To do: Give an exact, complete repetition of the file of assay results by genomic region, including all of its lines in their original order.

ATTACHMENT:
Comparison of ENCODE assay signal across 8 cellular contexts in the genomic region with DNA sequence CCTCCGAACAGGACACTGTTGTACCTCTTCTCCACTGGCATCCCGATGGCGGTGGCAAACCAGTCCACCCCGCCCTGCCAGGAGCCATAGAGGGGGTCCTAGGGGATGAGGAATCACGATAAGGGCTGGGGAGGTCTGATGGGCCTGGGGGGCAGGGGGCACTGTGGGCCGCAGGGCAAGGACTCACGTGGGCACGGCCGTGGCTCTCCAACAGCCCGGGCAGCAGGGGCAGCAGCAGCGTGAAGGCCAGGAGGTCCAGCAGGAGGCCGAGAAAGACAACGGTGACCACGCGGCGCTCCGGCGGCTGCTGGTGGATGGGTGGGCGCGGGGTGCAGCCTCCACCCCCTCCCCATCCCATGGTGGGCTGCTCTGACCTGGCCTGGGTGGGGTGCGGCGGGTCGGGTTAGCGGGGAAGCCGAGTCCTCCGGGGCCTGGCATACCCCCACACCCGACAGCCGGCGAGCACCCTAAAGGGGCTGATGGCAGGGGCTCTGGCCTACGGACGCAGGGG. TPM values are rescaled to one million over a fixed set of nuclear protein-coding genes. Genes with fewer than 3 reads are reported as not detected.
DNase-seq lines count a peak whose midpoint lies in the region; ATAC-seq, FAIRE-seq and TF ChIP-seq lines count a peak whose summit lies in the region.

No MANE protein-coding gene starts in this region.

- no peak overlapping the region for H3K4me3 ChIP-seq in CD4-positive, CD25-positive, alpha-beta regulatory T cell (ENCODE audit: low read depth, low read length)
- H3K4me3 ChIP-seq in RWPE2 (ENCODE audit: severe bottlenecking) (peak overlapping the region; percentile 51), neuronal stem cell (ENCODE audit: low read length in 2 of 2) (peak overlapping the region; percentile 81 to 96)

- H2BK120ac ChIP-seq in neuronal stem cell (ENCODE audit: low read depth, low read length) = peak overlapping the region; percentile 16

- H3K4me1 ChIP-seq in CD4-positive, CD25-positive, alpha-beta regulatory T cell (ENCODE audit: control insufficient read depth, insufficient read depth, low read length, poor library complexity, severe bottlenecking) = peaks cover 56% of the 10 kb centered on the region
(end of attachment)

Comparison of ENCODE assay signal across 8 cellular contexts in the genomic region with DNA sequence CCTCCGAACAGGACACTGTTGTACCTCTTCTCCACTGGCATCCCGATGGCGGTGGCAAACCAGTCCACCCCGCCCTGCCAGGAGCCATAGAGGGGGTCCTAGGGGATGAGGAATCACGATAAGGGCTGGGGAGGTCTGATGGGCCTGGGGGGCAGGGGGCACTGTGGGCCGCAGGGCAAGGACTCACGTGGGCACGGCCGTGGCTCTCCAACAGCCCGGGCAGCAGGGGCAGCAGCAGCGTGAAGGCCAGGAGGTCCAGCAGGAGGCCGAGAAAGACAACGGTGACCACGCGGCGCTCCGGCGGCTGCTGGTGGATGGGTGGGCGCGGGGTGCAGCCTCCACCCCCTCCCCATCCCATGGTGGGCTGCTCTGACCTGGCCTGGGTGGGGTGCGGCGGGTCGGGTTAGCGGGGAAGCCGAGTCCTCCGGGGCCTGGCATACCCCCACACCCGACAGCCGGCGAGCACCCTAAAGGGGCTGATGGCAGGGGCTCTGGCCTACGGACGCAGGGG. TPM values are rescaled to one million over a fixed set of nuclear protein-coding genes. Genes with fewer than 3 reads are reported as not detected.
DNase-seq lines count a peak whose midpoint lies in the region; ATAC-seq, FAIRE-seq and TF ChIP-seq lines count a peak whose summit lies in the region.

No MANE protein-coding gene starts in this region.

- no peak overlapping the region for H3K4me3 ChIP-seq in CD4-positive, CD25-positive, alpha-beta regulatory T cell (ENCODE audit: low read depth, low read length)
- H3K4me3 ChIP-seq in RWPE2 (ENCODE audit: severe bottlenecking) (peak overlapping the region; percentile 51), neuronal stem cell (ENCODE audit: low read length in 2 of 2) (peak overlapping the region; percentile 81 to 96)

- H2BK120ac ChIP-seq in neuronal stem cell (ENCODE audit: low read depth, low read length) = peak overlapping the region; percentile 16

- H3K4me1 ChIP-seq in CD4-positive, CD25-positive, alpha-beta regulatory T cell (ENCODE audit: control insufficient read depth, insufficient read depth, low read length, poor library complexity, severe bottlenecking) = peaks cover 56% of the 10 kb centered on the region